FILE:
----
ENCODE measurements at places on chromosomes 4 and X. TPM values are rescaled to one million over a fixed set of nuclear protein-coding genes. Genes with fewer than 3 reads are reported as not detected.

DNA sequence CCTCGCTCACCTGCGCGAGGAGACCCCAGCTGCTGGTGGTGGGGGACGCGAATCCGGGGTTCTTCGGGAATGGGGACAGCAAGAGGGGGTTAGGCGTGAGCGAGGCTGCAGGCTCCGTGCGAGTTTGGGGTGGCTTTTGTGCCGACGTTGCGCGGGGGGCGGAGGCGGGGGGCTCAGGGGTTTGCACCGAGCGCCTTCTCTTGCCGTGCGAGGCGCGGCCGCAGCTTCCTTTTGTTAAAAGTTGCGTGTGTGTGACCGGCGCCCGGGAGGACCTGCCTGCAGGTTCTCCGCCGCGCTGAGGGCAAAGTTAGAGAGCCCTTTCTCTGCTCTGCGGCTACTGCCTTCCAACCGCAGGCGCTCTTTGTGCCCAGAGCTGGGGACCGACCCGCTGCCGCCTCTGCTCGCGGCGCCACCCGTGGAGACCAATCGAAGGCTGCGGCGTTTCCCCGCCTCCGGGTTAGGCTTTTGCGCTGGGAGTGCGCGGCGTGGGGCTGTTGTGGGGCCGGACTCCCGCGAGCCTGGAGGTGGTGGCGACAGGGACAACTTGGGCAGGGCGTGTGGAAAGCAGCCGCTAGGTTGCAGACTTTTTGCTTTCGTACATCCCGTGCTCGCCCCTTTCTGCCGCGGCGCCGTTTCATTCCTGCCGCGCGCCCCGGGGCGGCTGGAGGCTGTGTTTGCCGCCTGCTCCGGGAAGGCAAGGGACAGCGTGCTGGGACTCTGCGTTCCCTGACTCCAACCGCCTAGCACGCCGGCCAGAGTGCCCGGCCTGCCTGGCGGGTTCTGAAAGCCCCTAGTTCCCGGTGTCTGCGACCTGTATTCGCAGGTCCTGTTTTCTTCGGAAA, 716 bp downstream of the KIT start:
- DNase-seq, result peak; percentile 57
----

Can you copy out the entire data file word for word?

ENCODE measurements at places on chromosomes 4 and X. TPM values are rescaled to one million over a fixed set of nuclear protein-coding genes. Genes with fewer than 3 reads are reported as not detected.

DNA sequence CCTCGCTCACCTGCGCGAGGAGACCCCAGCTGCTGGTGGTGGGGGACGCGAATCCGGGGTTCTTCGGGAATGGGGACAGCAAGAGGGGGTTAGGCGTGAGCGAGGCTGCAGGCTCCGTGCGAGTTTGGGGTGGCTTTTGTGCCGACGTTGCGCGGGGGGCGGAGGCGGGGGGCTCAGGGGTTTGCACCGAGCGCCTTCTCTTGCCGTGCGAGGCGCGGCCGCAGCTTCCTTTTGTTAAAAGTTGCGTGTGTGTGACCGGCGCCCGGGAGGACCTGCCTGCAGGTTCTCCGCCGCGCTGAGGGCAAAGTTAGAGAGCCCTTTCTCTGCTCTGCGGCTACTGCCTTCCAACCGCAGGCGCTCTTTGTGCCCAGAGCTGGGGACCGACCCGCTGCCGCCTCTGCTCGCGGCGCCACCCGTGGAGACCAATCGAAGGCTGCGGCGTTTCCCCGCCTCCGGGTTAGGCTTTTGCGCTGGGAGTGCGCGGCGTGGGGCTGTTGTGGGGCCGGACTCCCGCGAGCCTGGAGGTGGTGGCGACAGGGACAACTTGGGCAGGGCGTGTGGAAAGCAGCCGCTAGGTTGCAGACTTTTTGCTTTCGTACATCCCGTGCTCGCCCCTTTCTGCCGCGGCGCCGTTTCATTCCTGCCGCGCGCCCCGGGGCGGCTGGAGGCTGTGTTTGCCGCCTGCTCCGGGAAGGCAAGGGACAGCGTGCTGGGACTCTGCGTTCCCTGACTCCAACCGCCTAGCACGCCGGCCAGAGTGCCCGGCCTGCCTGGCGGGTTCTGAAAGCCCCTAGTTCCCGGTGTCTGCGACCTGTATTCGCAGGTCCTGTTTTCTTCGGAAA, 716 bp downstream of the KIT start:
- DNase-seq, result peak; percentile 57